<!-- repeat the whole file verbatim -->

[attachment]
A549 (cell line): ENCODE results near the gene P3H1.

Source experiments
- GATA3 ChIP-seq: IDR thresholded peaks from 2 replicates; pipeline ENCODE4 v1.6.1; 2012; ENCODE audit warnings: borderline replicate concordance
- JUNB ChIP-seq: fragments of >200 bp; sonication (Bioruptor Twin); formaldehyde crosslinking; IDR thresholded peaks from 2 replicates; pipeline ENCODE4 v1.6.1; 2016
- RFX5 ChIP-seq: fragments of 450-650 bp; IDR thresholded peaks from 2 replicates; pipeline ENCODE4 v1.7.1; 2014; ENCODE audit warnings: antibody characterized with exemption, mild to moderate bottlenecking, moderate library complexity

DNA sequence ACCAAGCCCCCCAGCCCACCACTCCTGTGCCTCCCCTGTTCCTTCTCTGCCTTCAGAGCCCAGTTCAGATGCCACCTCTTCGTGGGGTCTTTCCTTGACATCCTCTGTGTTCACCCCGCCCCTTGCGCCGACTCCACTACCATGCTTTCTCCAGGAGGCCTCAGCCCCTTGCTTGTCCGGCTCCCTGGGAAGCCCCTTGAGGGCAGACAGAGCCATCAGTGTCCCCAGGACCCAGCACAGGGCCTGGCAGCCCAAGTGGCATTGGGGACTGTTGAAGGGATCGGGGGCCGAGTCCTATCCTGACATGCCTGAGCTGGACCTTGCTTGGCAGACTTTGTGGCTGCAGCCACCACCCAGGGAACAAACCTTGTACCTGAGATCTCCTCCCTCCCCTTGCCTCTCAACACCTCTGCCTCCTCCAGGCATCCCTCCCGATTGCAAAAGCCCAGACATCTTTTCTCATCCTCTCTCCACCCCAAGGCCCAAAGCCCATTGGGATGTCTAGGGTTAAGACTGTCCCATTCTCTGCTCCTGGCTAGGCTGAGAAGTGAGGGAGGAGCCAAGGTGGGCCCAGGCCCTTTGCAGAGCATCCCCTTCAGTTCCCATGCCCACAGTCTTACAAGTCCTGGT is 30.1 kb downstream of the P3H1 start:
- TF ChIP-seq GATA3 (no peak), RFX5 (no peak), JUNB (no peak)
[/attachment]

A549 (cell line): ENCODE results near the gene P3H1.

Source experiments
- GATA3 ChIP-seq: IDR thresholded peaks from 2 replicates; pipeline ENCODE4 v1.6.1; 2012; ENCODE audit warnings: borderline replicate concordance
- JUNB ChIP-seq: fragments of >200 bp; sonication (Bioruptor Twin); formaldehyde crosslinking; IDR thresholded peaks from 2 replicates; pipeline ENCODE4 v1.6.1; 2016
- RFX5 ChIP-seq: fragments of 450-650 bp; IDR thresholded peaks from 2 replicates; pipeline ENCODE4 v1.7.1; 2014; ENCODE audit warnings: antibody characterized with exemption, mild to moderate bottlenecking, moderate library complexity

DNA sequence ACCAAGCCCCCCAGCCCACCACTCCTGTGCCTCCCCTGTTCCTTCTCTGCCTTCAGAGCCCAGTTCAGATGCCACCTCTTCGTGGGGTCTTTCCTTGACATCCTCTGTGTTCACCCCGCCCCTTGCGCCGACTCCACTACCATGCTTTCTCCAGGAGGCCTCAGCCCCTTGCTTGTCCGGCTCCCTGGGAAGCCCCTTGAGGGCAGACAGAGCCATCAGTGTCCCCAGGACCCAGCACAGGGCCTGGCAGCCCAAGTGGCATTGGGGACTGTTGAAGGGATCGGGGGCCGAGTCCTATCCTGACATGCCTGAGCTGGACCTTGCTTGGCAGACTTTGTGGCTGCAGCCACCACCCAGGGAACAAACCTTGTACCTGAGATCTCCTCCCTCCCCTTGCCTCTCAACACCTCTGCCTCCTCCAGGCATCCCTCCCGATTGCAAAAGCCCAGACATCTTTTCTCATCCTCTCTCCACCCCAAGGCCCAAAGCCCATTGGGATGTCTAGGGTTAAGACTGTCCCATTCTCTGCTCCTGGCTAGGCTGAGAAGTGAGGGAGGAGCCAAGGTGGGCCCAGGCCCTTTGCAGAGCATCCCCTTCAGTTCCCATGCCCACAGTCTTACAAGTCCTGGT is 30.1 kb downstream of the P3H1 start:
- TF ChIP-seq GATA3 (no peak), RFX5 (no peak), JUNB (no peak)